Vaccine feud tests global trade relations as WTO meeting postponed



The vaccine standoff is just one example of how the power of the WTO to forge new trade rules and agreements is increasingly being questioned. Governments scarred by the pandemic are unsure whether opening markets is still a goal worth pursuing, while protectionist trade policies often work best at home. The strained relations between key players such as the United States, China, the European Union and India are also helping to fuel an existential crisis within the 26-year-old World Trade Organization.

Failure to reach an agreement on vaccine patents or other long-standing disputes would raise more doubts about the WTO’s purpose, as countries increasingly enter into bilateral or regional agreements. It would also raise the question of whether the former Nigerian finance minister, after just nine months in office, is the right person to pull the organization out of its slump.

Nor have the 164 members of the WTO been able to complete a two-decade-old negotiation aimed at reducing harmful fishing subsidies that have helped deplete ocean stocks. And there is still no consensus on overhauling the WTO dispute settlement system, an issue that has prompted the United States to cripple the group’s appeals body by blocking the appointment of new judges. .

At stake “is the future of the multilateral trading system, if it will increase its service to the world economy,” former WTO deputy director-general Alan Wolff said this month. “If they don’t agree, it’s just another black mark.”

Since taking over as head of the WTO in February, Okonjo-Iweala has focused much of her energy on resolving the patent dispute. The fight pits a group of more than 100 developing countries led by South Africa and India, who support the widest possible waiver, against the EU, the UK and Switzerland, who argue that logistical bottlenecks rather than patent protections are the main obstacles to scaling up the vaccine. availablity.

Okonjo-Iweala said she plans to move forward with a series of meetings previously scheduled this weekend. These will involve ambassadors to the WTO based in Geneva and visiting negotiators who had arrived early.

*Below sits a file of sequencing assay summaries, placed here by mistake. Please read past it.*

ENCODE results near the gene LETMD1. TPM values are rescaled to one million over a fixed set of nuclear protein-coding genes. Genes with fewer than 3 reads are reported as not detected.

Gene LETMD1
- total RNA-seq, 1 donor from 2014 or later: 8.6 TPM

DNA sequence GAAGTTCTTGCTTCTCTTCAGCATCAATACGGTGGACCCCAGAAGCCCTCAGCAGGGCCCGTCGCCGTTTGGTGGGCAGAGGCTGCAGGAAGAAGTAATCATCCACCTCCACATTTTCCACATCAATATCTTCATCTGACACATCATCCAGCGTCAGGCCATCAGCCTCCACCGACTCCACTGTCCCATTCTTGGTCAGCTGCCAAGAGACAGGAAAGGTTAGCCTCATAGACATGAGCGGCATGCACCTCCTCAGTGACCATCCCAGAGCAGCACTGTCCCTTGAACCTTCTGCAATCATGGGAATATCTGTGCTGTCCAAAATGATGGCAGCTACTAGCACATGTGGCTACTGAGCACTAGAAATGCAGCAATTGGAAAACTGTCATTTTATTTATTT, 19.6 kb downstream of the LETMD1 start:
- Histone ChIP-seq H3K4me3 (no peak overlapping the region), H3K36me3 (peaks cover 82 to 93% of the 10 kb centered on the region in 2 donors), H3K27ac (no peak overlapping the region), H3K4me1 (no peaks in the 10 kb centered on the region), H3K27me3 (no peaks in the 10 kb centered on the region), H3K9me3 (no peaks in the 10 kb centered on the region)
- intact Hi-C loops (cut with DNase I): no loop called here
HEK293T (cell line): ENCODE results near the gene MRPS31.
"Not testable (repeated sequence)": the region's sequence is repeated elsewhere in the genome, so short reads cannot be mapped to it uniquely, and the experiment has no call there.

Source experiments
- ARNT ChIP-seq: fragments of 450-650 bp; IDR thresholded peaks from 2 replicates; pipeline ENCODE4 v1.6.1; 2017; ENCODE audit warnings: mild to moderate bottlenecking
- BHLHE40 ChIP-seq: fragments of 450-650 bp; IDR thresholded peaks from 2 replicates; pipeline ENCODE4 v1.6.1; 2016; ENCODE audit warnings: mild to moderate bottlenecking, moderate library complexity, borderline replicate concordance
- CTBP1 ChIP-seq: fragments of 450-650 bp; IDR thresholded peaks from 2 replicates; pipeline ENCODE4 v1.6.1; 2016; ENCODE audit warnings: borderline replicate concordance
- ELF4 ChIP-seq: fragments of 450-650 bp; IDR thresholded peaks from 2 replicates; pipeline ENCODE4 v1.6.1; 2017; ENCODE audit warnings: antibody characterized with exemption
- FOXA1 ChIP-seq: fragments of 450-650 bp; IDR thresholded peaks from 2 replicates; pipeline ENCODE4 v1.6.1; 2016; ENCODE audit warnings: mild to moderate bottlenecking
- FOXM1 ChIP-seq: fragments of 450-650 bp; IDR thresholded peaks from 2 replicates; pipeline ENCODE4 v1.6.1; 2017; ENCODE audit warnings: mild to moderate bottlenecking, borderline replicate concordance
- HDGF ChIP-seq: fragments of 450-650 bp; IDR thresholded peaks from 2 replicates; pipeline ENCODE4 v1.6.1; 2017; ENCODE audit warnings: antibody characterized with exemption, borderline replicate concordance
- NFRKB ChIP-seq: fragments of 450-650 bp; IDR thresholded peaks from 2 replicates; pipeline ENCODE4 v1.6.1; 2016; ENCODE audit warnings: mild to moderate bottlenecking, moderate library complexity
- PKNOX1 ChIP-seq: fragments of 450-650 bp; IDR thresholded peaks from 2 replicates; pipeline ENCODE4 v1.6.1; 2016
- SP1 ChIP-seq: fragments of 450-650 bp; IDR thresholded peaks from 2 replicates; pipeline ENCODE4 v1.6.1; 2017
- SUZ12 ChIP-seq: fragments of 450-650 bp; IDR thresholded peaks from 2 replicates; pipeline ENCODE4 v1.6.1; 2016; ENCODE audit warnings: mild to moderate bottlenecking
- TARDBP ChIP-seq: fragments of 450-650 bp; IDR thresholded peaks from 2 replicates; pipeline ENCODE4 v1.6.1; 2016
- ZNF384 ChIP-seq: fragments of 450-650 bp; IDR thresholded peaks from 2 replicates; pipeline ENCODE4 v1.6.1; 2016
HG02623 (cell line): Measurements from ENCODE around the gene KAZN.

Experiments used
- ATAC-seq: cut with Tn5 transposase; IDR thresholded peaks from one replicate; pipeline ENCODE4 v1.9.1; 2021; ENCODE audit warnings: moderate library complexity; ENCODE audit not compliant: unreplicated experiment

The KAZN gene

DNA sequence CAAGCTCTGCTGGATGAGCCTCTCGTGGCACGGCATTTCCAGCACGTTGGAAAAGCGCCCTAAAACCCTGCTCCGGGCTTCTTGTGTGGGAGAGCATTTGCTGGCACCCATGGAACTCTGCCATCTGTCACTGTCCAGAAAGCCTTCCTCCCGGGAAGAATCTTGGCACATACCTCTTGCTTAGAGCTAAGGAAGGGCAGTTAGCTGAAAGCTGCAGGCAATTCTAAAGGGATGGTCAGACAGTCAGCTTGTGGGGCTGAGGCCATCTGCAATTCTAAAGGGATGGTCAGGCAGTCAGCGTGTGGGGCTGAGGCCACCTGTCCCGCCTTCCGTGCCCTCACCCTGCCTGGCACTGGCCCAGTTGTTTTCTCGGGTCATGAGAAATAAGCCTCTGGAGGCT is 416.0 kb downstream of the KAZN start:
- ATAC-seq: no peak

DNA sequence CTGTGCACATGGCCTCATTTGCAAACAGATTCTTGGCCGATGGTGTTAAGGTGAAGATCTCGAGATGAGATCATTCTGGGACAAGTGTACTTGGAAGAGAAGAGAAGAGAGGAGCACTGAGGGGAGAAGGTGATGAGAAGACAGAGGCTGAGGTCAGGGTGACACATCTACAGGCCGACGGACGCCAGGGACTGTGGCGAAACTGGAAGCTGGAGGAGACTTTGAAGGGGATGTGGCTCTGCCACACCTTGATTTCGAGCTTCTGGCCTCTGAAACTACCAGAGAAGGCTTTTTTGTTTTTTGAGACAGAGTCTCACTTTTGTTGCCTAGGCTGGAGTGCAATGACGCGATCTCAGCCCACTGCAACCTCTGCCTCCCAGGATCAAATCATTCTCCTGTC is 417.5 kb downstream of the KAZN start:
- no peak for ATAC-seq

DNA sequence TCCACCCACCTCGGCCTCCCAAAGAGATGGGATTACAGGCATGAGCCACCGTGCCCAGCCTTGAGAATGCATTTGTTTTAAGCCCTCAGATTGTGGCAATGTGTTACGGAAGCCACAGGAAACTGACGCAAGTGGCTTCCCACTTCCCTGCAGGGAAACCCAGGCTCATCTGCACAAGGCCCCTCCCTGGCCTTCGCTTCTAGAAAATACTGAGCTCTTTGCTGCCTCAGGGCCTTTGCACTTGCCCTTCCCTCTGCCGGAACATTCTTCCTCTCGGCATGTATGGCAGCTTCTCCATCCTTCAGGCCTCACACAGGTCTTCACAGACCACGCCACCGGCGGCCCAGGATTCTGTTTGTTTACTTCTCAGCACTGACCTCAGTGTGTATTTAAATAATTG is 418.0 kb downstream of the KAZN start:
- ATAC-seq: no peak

“Delegations in Geneva should be fully empowered to fill as many gaps as possible. This new variant reminds us once again of the urgency of the work entrusted to us,” Okonjo-Iweala said.

Earlier this year, President Joe Biden met with supporters halfway through agreeing to support a waiver of intellectual property protections for vaccines.

He reiterated this support in a statement on Friday, saying the new variant showed “the importance of moving forward quickly” to increase vaccine production globally. But India and South Africa have resisted the larger package they first proposed in October 2020.

“It’s very difficult,” Okonjo-Iweala admitted on a recent visit to Washington, DC. “I’m trying to bring together members on both sides of this equation.”

For Okonjo-Iweala, there is the added dimension of proving that someone who has not been steeped in WTO rules before taking office can effectively run the organization.

Despite being the most popular among member countries of the eight candidates vying for the top WTO post last year, President Donald Trump’s trade chief Robert Lighthizer blocked her selection for more than three months, complaining that she “knows nothing” about the WTO’s main mission.

But for many others, Okonjo-Iweala’s credentials make her well suited to support the organization in the midst of a pandemic. She was the # 2 in the World Bank and holds a PhD. in Regional Development and Economics from the Massachusetts Institute of Technology.

From 2016 to 2020, she served as Chair of the Board of Directors of Gavi, a public-private sector alliance aimed at increasing vaccine availability in poor countries. Okonjo-Iweala, the first African woman to lead the WTO, is also one of the world’s leading development economists.